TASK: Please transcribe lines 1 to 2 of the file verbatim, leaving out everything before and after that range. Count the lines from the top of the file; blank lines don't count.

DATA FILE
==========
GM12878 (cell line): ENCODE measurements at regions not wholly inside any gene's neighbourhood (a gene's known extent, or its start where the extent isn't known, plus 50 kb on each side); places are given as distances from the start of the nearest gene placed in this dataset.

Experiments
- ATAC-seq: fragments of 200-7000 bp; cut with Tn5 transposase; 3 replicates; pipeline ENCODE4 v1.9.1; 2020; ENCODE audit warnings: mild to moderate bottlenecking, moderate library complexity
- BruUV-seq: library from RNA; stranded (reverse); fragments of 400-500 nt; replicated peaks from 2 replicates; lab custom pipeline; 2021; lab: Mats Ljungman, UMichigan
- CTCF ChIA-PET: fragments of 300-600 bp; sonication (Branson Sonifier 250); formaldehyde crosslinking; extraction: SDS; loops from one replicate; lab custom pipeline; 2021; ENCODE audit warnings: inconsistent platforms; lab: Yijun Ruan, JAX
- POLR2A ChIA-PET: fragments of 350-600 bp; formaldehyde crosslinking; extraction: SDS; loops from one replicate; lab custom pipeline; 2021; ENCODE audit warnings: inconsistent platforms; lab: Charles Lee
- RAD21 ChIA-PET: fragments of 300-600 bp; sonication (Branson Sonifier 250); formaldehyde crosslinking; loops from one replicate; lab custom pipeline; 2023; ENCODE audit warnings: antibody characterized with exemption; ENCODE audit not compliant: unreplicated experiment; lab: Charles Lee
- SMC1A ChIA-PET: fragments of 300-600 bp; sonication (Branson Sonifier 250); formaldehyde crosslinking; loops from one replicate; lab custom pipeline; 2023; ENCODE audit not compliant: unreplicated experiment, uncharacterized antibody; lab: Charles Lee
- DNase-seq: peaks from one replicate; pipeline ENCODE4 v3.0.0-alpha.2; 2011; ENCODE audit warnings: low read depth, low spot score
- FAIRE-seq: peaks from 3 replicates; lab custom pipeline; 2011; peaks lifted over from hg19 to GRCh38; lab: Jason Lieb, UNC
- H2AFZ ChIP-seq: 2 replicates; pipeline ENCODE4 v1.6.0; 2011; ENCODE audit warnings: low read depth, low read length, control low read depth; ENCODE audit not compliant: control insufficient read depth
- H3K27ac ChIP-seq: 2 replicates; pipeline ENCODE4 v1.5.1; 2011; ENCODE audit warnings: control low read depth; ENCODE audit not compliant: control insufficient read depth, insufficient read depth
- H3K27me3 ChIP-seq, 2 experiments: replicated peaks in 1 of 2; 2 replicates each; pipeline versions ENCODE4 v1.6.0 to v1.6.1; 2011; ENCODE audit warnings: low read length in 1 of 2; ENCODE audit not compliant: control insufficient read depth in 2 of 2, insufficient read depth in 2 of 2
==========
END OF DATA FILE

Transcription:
GM12878 (cell line): ENCODE measurements at regions not wholly inside any gene's neighbourhood (a gene's known extent, or its start where the extent isn't known, plus 50 kb on each side); places are given as distances from the start of the nearest gene placed in this dataset.

Experiments